Consider shifts in consumption across sales channels since the onset of COVID-19 and what you need to do to align with alternative channels that may hold stronger prospects for your business. Develop a gap analysis between your current capabilities and the required capabilities to drive sales through the most relevant sales channels available to you and convert that analysis into a sales transformation action plan.
Map both your tier one (immediate or direct) and tier two (secondary or indirect) suppliers, assess your communication and information sharing channels with them, and consider how you may collaboratively raise awareness of challenges in your sales pipeline and their supply chains. Strategic alignment with your suppliers will prove mutually beneficial in the context of ongoing uncertainty.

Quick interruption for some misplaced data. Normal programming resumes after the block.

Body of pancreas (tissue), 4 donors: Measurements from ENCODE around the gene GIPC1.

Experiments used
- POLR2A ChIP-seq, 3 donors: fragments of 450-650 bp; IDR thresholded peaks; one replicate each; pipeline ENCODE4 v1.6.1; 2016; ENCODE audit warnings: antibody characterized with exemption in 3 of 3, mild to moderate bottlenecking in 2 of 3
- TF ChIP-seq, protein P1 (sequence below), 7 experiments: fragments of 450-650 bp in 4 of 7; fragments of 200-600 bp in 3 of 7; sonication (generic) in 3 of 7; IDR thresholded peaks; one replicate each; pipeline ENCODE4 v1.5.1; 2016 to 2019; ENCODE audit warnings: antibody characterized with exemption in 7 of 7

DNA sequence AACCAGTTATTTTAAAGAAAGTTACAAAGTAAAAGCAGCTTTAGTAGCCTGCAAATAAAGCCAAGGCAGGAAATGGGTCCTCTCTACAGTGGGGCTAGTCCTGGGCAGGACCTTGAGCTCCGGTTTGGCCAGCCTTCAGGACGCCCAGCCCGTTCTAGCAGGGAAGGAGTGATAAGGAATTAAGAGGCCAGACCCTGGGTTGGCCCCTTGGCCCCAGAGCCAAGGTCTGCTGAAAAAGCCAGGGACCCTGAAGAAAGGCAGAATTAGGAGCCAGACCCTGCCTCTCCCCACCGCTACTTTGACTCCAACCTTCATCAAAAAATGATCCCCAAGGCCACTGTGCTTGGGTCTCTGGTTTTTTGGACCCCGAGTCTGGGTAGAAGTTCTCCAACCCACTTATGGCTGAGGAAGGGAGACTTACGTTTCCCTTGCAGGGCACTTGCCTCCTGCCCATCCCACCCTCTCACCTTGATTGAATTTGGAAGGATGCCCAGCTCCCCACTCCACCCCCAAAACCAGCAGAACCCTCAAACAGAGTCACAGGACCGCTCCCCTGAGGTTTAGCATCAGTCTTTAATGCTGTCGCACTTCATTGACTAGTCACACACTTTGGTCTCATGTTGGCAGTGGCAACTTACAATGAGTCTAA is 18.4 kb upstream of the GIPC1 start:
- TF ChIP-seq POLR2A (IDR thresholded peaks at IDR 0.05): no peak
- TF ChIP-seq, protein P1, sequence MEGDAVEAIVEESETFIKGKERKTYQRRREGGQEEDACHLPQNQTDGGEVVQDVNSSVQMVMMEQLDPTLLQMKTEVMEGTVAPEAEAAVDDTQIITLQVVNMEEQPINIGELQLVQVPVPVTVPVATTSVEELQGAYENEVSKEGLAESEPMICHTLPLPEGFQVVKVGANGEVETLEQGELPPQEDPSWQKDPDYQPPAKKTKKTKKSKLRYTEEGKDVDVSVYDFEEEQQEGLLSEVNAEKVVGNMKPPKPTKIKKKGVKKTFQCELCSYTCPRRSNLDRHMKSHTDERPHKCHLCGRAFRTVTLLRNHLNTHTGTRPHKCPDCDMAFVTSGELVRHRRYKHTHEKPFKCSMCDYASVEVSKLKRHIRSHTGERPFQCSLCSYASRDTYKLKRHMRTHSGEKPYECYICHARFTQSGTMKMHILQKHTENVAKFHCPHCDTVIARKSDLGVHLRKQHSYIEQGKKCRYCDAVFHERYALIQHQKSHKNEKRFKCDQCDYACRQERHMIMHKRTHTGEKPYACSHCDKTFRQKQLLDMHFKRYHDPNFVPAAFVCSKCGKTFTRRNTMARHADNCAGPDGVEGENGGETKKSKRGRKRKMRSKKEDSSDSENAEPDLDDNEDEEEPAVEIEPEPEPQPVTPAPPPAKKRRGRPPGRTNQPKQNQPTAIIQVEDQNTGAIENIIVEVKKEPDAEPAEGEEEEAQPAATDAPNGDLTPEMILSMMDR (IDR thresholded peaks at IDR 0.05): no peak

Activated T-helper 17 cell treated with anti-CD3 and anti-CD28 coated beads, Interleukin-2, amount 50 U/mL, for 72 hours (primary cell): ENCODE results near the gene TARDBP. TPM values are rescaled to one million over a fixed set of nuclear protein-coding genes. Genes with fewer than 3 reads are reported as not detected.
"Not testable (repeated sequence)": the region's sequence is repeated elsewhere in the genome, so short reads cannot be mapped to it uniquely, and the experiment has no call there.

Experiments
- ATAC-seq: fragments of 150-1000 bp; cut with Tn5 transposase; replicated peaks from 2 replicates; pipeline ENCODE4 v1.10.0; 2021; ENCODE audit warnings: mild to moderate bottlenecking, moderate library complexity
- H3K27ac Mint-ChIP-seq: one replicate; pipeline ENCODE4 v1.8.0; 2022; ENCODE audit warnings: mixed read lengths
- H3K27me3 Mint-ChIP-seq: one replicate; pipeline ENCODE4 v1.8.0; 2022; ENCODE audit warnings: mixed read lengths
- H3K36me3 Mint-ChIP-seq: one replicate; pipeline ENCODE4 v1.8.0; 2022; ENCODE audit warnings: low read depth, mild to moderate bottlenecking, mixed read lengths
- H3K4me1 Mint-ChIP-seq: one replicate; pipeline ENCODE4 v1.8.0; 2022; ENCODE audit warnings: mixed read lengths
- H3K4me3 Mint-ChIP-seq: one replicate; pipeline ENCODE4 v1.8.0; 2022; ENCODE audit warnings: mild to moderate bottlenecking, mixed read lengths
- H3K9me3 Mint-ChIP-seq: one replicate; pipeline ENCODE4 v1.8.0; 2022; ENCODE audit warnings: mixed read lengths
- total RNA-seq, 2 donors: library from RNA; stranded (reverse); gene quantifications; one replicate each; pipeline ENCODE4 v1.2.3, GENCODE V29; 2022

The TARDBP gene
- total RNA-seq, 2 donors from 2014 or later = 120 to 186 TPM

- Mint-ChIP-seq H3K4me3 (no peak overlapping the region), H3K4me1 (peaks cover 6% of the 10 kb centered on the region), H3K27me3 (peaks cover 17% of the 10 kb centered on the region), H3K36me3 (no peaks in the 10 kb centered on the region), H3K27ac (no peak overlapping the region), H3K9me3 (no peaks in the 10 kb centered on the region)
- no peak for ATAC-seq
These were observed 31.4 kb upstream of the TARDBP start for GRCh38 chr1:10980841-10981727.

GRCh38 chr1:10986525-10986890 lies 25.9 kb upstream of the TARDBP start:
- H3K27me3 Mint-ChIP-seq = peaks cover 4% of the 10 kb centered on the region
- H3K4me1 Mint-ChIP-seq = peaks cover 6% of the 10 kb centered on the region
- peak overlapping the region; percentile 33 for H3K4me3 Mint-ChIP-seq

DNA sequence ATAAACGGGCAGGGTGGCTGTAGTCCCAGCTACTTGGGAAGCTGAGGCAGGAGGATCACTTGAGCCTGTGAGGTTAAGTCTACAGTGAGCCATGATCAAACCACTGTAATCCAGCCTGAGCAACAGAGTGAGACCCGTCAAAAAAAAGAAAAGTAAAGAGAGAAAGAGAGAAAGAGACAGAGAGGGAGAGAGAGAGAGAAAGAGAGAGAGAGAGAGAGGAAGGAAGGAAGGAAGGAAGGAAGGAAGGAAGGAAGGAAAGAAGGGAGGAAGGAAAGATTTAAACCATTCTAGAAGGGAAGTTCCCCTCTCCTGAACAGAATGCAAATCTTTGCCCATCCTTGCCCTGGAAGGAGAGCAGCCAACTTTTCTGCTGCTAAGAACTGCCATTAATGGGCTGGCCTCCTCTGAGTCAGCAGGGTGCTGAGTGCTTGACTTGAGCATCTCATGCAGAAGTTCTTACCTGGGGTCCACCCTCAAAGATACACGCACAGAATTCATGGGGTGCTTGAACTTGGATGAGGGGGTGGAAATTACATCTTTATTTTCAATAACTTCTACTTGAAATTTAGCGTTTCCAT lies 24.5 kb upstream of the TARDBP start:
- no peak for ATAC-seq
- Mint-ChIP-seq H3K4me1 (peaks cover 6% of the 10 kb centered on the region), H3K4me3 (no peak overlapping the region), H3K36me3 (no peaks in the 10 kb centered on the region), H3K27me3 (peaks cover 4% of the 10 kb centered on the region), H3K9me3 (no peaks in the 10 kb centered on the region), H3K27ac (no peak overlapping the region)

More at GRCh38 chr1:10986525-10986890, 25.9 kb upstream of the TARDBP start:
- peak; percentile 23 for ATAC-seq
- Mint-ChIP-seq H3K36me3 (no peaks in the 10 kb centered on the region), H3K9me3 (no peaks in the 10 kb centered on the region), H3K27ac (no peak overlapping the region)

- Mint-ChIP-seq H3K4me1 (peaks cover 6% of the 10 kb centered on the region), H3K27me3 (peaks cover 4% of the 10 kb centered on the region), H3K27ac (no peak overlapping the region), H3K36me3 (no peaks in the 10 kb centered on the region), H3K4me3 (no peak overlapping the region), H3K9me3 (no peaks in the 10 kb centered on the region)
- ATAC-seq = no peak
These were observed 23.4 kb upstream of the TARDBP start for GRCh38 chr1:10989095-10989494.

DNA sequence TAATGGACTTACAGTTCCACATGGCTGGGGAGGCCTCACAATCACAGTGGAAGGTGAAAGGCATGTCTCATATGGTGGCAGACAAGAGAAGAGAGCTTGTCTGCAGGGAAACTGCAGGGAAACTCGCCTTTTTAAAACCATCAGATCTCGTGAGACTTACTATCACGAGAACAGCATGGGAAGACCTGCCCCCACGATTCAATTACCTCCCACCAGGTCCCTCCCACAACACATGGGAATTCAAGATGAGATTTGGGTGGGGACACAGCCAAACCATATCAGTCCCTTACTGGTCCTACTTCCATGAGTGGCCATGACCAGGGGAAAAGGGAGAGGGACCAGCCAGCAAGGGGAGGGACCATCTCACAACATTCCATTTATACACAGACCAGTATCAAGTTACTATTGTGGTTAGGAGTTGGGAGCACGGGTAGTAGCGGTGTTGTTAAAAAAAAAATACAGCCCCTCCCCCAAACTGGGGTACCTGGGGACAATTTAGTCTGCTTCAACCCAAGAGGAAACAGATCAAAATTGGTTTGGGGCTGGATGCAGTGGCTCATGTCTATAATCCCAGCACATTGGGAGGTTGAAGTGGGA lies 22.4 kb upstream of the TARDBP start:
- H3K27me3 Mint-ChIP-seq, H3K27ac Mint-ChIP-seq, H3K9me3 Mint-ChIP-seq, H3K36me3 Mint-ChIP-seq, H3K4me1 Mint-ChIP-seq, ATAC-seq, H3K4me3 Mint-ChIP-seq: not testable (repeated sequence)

Invest in capturing demand data across your supply chain and work with your sales channel partners to understand who is buying your product, what is driving that demand, and how and why it was affected during the pandemic. Apply advanced demand sensing capabilities to your data, continuously developing your understanding of your market outlook and adapt your sales and operations plan accordingly.
Reducing risk in sourcing practices.
COVID-19 has exposed supply chain risks that many businesses had not previously identified or planned for. Existing sourcing strategies in particular have been found lacking as businesses have faced sudden changes in consumer demand as well as severe declines in manufacturing and transport capacity. In addition, over-reliance on the manufactured outputs of countries such as China and India has prompted questions concerning the resilience of global supply chains when faced with international challenges such as COVID-19.